Technical capabilities have overwhelmed your sourcing criteria. If you are recruiting Purple Squirrels you are likely weighing the technical capabilities of your candidates too heavily. Candidates should be evaluated in a balanced manner where qualities such as cultural fit, self-motivation, willingness, adaptability, aptitude to learning, and the ability to work in teams can be just as important to long term job success as a specific degree, certification, and targeted industry experience. Weighing technical qualifications too heavily in the recruiting process can leave you open to turn-over and cultural and morale issues down the road.

You can’t predict the future so don’t paint yourself in the corner by hiring a one trick pony. Markets and organizations change and so do job duties. A better employee is so often the one that can adapt to change, learn new skills, and rise to future challenges.

Been there and done that already. Employees perform best when challenged with growth assignments. The whole concept of a finding a perfectly matched Purple Squirrel candidate is counter to the concept of a growth assignment. Do you want an employee that is willing to settle for a job that really isn’t that challenging, growth-oriented, or provides them with a learning opportunity?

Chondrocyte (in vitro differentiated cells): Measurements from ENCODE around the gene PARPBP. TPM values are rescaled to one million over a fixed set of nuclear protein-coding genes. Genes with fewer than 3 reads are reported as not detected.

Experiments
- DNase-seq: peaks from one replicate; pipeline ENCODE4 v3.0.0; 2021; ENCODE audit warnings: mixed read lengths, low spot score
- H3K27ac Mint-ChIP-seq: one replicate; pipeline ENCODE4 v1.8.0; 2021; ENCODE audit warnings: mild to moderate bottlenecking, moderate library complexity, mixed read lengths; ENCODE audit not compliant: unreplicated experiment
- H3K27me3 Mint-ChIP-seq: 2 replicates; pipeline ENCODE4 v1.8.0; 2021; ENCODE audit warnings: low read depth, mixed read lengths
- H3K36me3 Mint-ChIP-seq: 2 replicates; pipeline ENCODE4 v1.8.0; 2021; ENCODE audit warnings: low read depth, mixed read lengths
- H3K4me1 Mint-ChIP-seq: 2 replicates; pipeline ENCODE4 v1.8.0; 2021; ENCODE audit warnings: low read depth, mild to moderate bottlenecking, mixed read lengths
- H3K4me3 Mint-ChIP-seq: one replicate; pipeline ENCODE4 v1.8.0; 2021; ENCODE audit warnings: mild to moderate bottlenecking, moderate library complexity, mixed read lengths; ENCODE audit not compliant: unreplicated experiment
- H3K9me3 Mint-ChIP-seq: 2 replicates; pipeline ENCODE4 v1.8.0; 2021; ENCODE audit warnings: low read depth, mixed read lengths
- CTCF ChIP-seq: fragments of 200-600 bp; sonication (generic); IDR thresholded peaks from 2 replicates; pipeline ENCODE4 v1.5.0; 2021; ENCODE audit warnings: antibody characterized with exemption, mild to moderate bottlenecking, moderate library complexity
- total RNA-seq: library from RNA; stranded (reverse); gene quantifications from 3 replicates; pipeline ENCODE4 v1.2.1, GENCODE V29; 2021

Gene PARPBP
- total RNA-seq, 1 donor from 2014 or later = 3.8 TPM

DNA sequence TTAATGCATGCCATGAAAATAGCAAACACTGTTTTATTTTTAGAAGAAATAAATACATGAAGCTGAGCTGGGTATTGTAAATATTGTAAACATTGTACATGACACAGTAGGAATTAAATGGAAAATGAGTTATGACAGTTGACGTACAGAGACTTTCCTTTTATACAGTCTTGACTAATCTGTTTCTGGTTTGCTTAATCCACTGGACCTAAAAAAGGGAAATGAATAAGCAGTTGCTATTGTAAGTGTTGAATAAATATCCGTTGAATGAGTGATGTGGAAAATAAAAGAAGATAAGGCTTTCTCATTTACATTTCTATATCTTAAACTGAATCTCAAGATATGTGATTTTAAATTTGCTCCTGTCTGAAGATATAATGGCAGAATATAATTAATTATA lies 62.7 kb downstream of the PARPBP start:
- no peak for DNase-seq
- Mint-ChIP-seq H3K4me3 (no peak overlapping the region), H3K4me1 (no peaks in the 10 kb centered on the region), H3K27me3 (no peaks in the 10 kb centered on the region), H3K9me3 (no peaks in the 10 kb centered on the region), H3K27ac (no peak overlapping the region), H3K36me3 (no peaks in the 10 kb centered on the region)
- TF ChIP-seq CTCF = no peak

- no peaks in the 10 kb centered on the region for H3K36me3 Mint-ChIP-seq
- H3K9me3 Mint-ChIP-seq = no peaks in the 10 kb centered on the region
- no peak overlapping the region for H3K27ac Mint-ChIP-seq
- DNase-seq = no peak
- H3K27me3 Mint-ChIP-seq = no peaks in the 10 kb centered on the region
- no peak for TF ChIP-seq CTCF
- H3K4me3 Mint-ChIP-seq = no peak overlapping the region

For Pete’s sake…let the stale air out and bring some fresh in. Promoting from other departments or sourcing from outside your industry has real benefits. You gain employees with fresh perspective, access to sources of new talent, and ideas; this in turn creates fertile ground for positive change. Any additional training or startup costs for hiring newbies can be defrayed by lower initial compensation requirements.

Don’t let the parade pass sourcing Purple Squirrels. Here are four recommendations to limit your organizations exposure to the wasted time, effort, and the missed opportunities that accompany Purple Squirrel hunting.

1)      Set a fixed reasonable duration for sourcing candidates for each job opening. Use a talent management system like PeopleGuruTM to define reasonable durations (like 90 days) for sourcing open jobs. Hold HR, recruiters, and hiring managers accountable for executing within these defined time intervals and escalate the recruiting process using workflow notification events at defined points throughout the sourcing window.